Parallels with the second-millennium Mesopotamian text Monologue of the Righteous Sufferer (also known as "I will praise the Lord of Wisdom") and the biblical Book of Ecclesiastes suggest a third interpretation. The universe is indeed enigmatic and human actions seemingly meaningless, yet the gods hold the secrets of the universe (revealed in the slave's comment about heaven and earth in Stanza XI). Rather than suggesting death out of despair, the master wants the slave to enter before him into death so that he can ask the gods. The slave’s final satirical rejoinder parries his master's suggestion. The Dialogue's purpose is partly satirical and partly serious, and its end is to remind readers that the gods control the destinies, which are unknown to us.[13] The wise man, like the slave, reserves judgement and assesses possibilities in the face of life’s ambiguities, albeit while retaining his sense of humour.[14]

Parallels with the Old Testament

There is a thematic parallel between the Dialogue of Pessimism and the Book of Ecclesiastes in the Old Testament. The affirmations and their negations given by the Dialogue's slave are similar to the list of actions and their opposites given in Ecclesiastes 3:1-9 ("a time to be born and a time to die..."). Ecclesiastes, like the Dialogue, has been the subject of pessimistic and optimistic interpretations, and is also amenable to the interpretation that the incomprehensibility of the universe and human life point to our limitations and the transcendent knowledge of God.[15]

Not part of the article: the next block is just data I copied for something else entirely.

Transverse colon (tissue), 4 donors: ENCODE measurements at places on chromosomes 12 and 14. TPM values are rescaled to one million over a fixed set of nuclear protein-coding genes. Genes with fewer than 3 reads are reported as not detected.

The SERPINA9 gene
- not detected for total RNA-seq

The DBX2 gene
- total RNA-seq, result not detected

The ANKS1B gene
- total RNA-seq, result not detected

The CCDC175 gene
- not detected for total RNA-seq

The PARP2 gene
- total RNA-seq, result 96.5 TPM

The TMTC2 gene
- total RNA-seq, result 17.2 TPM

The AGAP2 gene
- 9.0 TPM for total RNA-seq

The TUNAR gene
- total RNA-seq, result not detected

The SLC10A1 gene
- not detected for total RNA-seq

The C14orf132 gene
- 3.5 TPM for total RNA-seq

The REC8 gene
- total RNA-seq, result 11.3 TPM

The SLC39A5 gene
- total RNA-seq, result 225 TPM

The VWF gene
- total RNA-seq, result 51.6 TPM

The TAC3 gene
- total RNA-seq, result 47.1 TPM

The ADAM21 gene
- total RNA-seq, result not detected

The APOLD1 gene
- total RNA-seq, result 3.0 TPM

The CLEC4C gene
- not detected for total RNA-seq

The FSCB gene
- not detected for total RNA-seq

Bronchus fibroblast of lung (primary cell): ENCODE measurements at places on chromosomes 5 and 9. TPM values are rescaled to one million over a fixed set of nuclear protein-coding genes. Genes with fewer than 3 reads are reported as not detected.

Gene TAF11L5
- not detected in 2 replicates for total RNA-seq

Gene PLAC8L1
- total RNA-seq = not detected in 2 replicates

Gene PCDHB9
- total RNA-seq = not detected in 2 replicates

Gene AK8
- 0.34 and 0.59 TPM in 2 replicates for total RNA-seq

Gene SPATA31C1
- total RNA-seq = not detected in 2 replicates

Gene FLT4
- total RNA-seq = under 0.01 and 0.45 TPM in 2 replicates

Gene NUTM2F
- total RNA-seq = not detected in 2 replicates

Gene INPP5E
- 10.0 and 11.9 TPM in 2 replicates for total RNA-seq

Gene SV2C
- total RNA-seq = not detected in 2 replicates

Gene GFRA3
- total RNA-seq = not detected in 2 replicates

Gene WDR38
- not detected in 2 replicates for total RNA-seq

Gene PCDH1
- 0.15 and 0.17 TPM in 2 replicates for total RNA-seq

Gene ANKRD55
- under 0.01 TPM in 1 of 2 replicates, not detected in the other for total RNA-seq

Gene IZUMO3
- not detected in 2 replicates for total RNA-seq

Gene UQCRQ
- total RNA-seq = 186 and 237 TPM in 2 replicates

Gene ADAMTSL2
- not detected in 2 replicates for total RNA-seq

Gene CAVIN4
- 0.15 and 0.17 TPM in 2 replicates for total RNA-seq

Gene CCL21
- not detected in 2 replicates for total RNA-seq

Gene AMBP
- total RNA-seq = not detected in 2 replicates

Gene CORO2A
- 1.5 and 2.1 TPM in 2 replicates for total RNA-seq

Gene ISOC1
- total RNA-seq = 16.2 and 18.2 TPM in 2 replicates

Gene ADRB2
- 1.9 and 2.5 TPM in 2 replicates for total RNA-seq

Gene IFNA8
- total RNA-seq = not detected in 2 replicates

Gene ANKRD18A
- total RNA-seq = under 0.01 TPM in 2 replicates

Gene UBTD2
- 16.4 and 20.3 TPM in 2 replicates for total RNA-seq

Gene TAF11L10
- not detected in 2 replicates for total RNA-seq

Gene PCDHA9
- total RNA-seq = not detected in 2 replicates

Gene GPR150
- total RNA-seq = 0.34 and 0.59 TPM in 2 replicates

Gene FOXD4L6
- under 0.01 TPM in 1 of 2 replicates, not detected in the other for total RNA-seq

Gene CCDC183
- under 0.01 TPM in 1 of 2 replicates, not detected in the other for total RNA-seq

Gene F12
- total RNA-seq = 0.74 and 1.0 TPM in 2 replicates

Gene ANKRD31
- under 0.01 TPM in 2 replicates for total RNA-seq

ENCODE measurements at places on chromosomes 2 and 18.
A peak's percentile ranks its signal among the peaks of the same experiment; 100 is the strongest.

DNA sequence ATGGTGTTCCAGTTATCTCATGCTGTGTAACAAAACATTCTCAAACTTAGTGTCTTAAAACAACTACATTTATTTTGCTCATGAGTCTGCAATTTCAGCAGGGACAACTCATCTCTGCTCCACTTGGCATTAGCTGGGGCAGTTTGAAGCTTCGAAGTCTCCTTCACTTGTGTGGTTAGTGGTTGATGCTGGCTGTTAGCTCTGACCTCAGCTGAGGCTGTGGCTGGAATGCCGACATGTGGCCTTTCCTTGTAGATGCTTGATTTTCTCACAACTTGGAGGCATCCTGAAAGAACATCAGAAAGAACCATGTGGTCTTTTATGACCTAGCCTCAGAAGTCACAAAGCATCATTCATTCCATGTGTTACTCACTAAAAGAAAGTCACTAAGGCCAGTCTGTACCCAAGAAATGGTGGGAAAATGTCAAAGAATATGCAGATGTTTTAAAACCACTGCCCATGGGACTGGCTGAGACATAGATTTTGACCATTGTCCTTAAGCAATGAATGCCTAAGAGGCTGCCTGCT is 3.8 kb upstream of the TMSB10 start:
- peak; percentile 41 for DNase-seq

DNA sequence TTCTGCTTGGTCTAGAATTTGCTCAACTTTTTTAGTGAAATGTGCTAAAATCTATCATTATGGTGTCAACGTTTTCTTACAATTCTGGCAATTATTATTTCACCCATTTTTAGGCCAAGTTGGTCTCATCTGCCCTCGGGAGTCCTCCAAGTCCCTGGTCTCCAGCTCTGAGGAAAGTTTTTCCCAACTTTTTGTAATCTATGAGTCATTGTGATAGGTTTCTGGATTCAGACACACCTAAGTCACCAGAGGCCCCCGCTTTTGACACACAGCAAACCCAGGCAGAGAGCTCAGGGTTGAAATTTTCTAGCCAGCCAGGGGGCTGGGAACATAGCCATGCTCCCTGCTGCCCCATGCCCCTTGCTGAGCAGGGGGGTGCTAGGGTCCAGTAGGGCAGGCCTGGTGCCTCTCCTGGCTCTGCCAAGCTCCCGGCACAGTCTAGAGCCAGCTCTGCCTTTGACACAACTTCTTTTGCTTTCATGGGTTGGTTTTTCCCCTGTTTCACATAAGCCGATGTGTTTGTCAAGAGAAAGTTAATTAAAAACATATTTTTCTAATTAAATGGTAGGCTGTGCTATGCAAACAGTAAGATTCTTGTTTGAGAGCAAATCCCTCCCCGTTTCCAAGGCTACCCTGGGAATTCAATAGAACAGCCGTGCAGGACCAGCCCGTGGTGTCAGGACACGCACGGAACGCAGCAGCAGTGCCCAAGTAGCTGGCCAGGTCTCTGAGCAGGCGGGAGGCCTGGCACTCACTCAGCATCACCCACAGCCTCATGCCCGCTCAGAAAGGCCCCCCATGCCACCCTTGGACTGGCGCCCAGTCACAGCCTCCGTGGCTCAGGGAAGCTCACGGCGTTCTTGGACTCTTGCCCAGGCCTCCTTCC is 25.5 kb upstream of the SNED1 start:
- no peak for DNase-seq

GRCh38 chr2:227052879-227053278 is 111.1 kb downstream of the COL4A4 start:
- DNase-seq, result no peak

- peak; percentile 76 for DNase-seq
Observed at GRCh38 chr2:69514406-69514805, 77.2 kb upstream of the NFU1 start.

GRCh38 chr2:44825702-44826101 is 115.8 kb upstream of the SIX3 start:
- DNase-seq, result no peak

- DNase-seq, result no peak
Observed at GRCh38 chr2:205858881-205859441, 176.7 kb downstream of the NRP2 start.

There are also some parallels and contrasts with the Book of Job. Like the Dialogue, Job also considers death as an option in the face of life's contradictions (Job 3:2–13), although he never contemplates suicide. Moreover, Job does not conclude on a note of death: rather, that theme was more present at the outset. The use of irony and satire to probe life's mysteries also feature in both the Dialogue and Job (e.g. Job 9:39–31).[16]

A proverb appearing at the end of the dialogue, "who is so tall as to ascend to the heavens? who is so broad as to encompass the entire world?" has several biblical parallels, among which are the opening verse of the proverbs of Agur (Proverbs 30:1); Deuteronomy 30:11-14; Job 11:7-9; and Job 28:12-18.[17]


  1. Bottéro, 1992: 251f
  2. Lambert, 143
  3. Speiser, 103f; Lambert, 144; Hurowitz, 33
  4. Translations from Bottéro, 253–257, after Lambert. Another translation is given in Speiser, who provides extensive annotations on text and translation.
  5. A similar prediction is made in Walter Scott's Quentin Durward, where, in chapter 29, the astrologer secures his own safety by predicting to Louis XI that the king would die 24 hours after the astrologer’s own death.
  6. Denning-Bolle, 230
  7. Speiser, 105; Denning-Bolle, 232
  8. Denning-Bolle, 226, 229; Bottéro observes several times that the Mesopotamian mind did not formulate abstract or universal principles but, rather, employed sometimes exhaustive lists of instances and examples.
  9. Speiser, 104f
  10. Hurowitz
  11. Lambert, 139-142; Hartley, 353f
  12. Speiser, 103–105
  13. Bottéro, 259–267
  14. Denning-Bolle, 229
  15. Bottéro, 260–262
  16. Hartley, 353f
  17. Kim, 430; Samet 2010